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Change Appears Inevitable In Syria, Analysts Say

Protesters demand that Syrian President Bashar al-Assad step down, in front of Arab League headquarters in Cairo.
Amr Nabil
Protesters demand that Syrian President Bashar al-Assad step down, in front of Arab League headquarters in Cairo.

U.N. Security Council diplomats have been studying a draft resolution condemning Syria for its deadly crackdown on demonstrators protesting the rule of President Bashar Assad. As the crisis drags on and the Security Council weighs its options, U.S. policymakers are trying to plan for what might come next. In Washington, there is a growing sense that Assad's rule is coming to an end.

So far, the U.S. and its partners have been unable to get the Security Council to condemn the violence. The resolution under consideration was drafted by Britain and other countries, but diplomats are trying to persuade Russia not to block it.

For now, this division plays into the hands of Assad, says Murhaf Jouejati, a Syrian-born professor of Middle East studies at the National Defense University.

"The Assad regime knows full well that there are divisions in the Security Council. They know that the U.S. will not intervene militarily in Syria. They know that there is going to be opposition in the Security Council by Russia and by China to condemn Syria," Jouejati says. "If things, I think, were held equal today, the Assad regime will survive, but it's not going to be able to survive for very long."

'Lost Legitimacy'

Jouejati says the political and economic costs of the crackdown are rising quickly, and he thinks there's no going back.

"The Assad regime has lost credibility, it has lost legitimacy, and what is going to be needed for it to fall is really a pincer movement between the international community and [the] domestic society that is in an uprising against the regime," Jouejati says.

There is a growing sense among Syria experts that change is inevitable. At least, that was the mood among analysts gathered for a recent discussion at the Carnegie Endowment for International Peace. Tamara Wittes, the deputy assistant secretary of state for Near Eastern affairs, represented the U.S. government there.

"One way or another, change is coming. And it's very important for us, all of us, therefore, to focus on how that's going to happen. Because how it happens is as important — in fact, in some ways at this point, more important — than when. Change is inevitable," Wittes said.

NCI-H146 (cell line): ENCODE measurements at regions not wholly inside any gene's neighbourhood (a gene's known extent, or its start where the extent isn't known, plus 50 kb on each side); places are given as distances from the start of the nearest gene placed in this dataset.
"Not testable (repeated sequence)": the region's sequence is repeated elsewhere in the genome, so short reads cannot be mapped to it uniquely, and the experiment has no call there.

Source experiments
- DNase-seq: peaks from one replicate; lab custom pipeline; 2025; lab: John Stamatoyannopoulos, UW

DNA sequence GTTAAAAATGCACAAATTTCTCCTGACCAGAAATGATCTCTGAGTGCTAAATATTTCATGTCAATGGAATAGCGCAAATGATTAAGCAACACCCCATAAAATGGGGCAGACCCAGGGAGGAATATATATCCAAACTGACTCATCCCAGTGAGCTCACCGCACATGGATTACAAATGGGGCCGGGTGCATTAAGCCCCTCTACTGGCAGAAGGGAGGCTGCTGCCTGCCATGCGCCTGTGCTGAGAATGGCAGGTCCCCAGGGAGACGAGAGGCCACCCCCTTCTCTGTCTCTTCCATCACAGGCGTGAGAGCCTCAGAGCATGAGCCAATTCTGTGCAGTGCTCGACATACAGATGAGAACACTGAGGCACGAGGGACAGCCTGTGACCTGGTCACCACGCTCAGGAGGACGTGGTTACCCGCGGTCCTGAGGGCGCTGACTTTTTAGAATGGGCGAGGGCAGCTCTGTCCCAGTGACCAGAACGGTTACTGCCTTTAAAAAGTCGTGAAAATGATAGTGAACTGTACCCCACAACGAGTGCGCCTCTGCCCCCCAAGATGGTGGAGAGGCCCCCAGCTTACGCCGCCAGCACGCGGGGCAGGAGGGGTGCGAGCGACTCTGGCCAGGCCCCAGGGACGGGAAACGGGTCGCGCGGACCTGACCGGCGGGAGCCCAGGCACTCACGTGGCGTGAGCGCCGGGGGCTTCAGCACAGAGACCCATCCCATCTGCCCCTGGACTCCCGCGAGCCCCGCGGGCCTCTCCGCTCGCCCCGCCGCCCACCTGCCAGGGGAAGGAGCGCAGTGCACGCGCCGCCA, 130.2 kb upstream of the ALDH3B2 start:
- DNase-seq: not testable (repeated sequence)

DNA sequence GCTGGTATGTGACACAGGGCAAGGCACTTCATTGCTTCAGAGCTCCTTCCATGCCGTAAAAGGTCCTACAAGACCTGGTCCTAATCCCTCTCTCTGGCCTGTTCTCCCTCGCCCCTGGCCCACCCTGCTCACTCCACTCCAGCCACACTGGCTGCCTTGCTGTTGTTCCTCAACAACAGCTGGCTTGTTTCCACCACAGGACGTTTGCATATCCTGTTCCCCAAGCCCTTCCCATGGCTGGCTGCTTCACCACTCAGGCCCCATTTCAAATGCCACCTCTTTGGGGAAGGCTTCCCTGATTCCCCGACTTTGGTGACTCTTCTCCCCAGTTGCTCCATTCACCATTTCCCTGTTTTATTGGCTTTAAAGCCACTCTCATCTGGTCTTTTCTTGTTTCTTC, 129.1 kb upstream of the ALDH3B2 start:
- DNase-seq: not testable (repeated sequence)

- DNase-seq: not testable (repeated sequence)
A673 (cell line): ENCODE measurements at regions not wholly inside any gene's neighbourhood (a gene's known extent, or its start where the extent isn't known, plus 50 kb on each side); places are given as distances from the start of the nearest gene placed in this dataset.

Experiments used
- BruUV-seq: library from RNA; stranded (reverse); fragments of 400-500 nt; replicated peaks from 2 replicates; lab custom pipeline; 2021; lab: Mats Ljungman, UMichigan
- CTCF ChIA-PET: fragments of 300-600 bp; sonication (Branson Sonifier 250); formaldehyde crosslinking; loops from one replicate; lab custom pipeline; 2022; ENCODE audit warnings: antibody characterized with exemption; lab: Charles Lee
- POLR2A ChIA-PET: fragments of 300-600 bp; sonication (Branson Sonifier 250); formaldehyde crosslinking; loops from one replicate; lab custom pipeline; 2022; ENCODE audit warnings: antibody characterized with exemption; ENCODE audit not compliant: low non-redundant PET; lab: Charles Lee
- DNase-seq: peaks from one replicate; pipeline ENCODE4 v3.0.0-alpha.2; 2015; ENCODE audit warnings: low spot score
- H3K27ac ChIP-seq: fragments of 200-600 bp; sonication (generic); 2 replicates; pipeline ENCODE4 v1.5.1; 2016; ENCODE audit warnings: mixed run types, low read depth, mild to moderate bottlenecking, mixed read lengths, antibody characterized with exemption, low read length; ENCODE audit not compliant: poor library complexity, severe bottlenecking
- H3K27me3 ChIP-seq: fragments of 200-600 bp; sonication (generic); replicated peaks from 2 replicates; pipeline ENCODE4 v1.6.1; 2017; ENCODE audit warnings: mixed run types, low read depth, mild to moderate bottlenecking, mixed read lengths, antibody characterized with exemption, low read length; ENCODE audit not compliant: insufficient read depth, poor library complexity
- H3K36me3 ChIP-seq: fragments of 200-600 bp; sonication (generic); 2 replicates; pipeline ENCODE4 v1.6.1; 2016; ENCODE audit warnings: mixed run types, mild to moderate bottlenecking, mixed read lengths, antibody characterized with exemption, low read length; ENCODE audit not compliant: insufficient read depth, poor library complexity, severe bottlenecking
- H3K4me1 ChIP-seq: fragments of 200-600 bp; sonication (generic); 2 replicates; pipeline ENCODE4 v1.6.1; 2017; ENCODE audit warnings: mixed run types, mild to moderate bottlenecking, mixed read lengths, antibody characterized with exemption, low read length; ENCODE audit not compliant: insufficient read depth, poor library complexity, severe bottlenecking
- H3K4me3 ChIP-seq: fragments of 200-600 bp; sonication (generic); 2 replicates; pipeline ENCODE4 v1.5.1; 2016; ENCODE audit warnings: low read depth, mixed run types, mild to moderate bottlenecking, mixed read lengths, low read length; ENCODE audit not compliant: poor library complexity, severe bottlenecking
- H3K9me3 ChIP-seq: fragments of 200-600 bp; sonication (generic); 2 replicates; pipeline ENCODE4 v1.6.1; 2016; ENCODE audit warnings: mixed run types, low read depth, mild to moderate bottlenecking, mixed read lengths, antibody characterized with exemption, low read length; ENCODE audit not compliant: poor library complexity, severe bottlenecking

U.S. Strategy

So the U.S. needs to start making plans, says Andrew Tabler of the Washington Institute for Near East Policy.

"The U.S. has to think about a strategy for bringing about what kind of government it would like to see in Syria after the Assads go," Tabler says. "This might not be something that happens right away; this will take a lot of time. But there's a general agreement that while the Assad regime is not at a tipping point, it is on a downward trajectory and we all have to prepare for that."

Tabler says the Obama administration also recognizes another key point when it comes to Syria.

"The Assad regime is not an ally of the United States. In fact, it's an ally of Iran, so this is a golden opportunity to be on good terms with the incoming powers."

Tabler thinks the U.S. can do more to help opposition figures get organized and counter Internet restrictions. The U.S. should also continue to try to squeeze the Assad regime financially, he says.

So far President Obama has stopped short of saying Assad must go. But his recent speech on the Middle East came awfully close, at least to the ears of Ammar Abdulhamid, a U.S.-based Syrian opposition activist:

"When they give [Assad] a choice between lead democratic transition or, sort of, get out of the way, they really mean get out of the way either with some dignity or without dignity. So in a sense, they are pressing for complete change and overhaul of the system," he says.

Abdulhamid and other opposition figures plan to meet in Turkey later this week to try to get better organized and lobby the West for a tougher response.

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Michele Kelemen has been with NPR for two decades, starting as NPR's Moscow bureau chief and now covering the State Department and Washington's diplomatic corps. Her reports can be heard on all NPR News programs, including Morning Edition and All Things Considered.